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New fire brigade prepares to help neighbors

Members of the newly formed Club 17 Brigade trained, Sunday, March 19, with the Van Buren Fire Department regulars at Van Buren Cove on Long Lake. (Contributed photo)

Members of the newly formed Club 17 Brigade trained, Sunday, March 19, with the Van Buren Fire Department regulars at Van Buren Cove on Long Lake. (Contributed photo)

VAN BUREN, Maine — Following acquisition of equipment this fall, Van Buren Fire Department’s newest brigade took part in department training, Sunday, March 19.

In December, selectmen agreed to to place a group of camp owners and homeowners in the Van Buren Cove area of Long Lake under the same liability coverage as the town’s fire department personnel, in an effort to help strengthen the community’s ability to safely respond to remote fires.

The new group, Club 17 Brigade, trained with department personnel Sunday on how to gain access to water from the lake, including drilling holes in winter ice, using portable pumps and on using hand lines.

Brigade members, who are trained as “defensive only” firefighters, learned how to quickly get water flowing and how to apply it to a burning building, while making sure nearby structures are protected.

The fire department, with help from Aroostook County Emergency Management Agency and donations from other departments, acquired fire-fighting apparatus to be stored in the area, which is more than 10 miles out of town and accessible only by gravel roads. More than 100 year-round and seasonal residents live in Van Buren Cove, along the shore of Long Lake.

According to Fire Chief Brian Caron the new brigade includes 15 residents from both sides of the cove. Members of the new group have received training to become exterior firefighters, which will be a benefit to homeowners in the area.

Van Buren Fire’s Captain Pete Madore was a key advocate of creating the new unit.

“There’s nothing that guarantees you’ll save everything,” Madore said Monday. “The equipment and training are to enhance what we had, to give us a better chance to contain fires,” before additional resources from town arrive, he said.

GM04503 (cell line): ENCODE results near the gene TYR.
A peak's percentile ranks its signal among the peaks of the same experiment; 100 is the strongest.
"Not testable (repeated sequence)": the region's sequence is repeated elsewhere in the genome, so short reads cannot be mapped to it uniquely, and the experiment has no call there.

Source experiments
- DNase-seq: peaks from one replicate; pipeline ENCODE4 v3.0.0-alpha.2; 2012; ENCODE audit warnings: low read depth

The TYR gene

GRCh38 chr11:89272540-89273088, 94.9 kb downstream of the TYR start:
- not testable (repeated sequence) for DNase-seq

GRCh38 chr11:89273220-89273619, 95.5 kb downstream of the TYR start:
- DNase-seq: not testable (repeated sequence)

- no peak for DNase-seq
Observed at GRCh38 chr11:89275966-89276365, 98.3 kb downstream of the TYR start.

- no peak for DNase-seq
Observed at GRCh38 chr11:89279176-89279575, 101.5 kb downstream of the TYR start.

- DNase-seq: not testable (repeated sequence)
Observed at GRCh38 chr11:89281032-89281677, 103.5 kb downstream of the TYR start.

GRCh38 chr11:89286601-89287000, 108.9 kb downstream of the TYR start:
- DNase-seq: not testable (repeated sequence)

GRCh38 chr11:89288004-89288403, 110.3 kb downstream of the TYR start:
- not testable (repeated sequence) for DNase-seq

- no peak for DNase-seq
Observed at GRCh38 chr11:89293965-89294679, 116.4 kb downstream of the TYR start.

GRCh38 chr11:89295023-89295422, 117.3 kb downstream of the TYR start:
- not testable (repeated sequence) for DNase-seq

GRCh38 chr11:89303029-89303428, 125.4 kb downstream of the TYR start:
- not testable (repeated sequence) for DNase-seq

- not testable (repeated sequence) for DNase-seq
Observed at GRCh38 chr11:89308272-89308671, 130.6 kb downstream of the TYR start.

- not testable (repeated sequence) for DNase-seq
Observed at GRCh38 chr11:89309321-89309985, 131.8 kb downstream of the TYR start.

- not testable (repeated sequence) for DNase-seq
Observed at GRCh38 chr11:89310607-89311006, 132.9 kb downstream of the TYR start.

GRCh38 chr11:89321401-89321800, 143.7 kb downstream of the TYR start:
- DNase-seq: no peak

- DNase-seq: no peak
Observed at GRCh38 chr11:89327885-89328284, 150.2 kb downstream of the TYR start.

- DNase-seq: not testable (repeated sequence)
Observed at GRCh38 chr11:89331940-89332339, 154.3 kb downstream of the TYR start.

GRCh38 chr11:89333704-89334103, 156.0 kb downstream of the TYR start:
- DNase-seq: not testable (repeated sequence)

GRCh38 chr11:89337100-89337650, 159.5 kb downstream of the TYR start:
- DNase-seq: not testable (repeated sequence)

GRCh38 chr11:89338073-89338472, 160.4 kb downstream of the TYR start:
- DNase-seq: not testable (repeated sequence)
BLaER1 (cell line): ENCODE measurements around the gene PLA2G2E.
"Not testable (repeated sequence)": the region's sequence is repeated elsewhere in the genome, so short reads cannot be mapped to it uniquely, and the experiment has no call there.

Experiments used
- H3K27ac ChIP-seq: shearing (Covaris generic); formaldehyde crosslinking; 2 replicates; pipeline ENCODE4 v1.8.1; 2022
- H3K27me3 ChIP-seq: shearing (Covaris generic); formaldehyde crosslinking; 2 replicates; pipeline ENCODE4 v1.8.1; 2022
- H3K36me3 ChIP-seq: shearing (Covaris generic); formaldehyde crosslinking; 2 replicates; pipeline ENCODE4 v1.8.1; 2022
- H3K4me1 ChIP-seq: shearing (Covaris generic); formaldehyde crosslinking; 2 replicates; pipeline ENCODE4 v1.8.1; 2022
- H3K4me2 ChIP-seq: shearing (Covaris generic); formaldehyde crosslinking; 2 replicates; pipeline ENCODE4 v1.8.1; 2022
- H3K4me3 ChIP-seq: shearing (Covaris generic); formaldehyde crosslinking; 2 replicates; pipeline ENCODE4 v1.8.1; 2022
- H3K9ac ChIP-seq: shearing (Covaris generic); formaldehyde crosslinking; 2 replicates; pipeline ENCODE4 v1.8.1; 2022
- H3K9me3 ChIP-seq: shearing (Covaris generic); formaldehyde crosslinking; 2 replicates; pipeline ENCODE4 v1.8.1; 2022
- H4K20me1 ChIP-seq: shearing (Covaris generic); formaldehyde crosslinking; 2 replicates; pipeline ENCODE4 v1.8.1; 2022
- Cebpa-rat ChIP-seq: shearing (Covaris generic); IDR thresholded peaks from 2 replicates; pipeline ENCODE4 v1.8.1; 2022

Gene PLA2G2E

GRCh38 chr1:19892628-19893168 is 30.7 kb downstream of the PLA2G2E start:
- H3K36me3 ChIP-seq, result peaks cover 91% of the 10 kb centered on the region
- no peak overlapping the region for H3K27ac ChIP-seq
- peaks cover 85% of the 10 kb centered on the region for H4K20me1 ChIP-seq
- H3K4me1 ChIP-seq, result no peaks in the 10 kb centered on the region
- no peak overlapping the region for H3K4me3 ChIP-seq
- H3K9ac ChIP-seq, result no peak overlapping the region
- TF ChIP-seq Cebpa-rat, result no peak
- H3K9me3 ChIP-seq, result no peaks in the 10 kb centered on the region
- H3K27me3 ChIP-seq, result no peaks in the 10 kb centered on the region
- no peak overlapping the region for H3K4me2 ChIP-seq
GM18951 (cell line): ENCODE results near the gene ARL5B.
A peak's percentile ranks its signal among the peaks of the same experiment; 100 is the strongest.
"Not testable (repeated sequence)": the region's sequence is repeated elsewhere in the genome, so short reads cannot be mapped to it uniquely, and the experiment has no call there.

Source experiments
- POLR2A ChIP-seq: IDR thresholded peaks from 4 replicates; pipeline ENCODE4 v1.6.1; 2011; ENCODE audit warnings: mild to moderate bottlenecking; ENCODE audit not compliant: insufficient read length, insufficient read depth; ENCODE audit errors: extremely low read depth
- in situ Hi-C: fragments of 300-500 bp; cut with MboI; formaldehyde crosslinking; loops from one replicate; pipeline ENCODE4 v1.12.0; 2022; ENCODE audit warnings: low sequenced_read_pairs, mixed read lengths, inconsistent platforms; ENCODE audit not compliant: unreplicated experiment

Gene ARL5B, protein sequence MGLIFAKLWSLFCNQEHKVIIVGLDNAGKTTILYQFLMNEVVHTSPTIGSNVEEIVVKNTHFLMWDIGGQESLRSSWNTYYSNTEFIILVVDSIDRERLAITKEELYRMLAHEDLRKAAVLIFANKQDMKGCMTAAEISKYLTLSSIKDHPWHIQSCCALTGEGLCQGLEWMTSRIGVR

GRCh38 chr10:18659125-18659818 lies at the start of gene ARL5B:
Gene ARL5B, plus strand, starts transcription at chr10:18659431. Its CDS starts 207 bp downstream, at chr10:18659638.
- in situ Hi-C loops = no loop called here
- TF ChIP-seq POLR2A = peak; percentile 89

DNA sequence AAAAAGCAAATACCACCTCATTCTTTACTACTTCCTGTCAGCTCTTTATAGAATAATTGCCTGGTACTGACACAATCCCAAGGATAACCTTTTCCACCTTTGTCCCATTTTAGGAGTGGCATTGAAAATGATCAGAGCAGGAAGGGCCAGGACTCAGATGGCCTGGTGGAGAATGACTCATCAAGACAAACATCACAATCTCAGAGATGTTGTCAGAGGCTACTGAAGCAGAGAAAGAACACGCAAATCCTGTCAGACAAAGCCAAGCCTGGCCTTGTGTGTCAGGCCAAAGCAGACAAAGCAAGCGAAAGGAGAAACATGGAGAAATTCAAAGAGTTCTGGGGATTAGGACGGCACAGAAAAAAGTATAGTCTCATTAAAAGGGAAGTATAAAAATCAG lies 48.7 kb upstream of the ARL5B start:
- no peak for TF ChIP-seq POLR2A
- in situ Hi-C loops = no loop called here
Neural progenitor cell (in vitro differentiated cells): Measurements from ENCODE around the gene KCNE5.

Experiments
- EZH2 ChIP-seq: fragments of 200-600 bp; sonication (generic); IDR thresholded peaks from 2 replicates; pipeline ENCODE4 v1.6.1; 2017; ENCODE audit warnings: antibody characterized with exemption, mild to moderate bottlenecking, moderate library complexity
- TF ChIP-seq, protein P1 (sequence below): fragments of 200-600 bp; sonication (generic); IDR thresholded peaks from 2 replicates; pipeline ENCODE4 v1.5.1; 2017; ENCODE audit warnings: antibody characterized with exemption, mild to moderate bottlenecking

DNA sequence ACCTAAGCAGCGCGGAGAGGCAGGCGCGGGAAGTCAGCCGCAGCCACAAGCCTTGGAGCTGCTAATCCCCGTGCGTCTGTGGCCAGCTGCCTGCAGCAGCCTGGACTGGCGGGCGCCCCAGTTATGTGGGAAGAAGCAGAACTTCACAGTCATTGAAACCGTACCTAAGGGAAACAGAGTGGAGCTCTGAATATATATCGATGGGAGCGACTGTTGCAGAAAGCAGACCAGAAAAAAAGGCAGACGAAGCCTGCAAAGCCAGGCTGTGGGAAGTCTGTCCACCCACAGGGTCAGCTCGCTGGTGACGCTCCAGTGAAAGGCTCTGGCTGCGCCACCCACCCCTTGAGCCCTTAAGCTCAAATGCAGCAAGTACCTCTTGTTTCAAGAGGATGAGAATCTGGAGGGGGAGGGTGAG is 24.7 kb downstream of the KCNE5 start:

Madore said the equipment now cached at the cove includes a high pressure pump, hoses and nozzles, an ice auger, and various tools. Each brigade member has also been issued a portable 2-way radio.

The equipment is stored on a trailer and kept inside a shed on the west side of the cove. The Maine Forest Service still maintains its own cache of wildland fire-fighting equipment on the east side, and has moved its equipment to the new Van Buren Fire shed on the west side.

Madore said that a siren on the shed can be activated in case of a fire, so that brigade members and neighbors will know there is an emergency. There is cell phone service in the area, he said, and residents should still also call 9-1-1 or another emergency response agency to report a fire.

In addition to helping at the cove, members of Brigade 17 are also able to respond to any fire that the Van Buren department responds to in other parts of town. Even though they are not trained to attack fires inside of a burning structure, Madore said the brigade members are a valuable asset on any fire in town.

“It’s a win-win situation,” said Madore.

Madore said the idea of integrating a residents-based unit was an “out of the box” idea.” “It’s something that hadn’t been done before,” he said.

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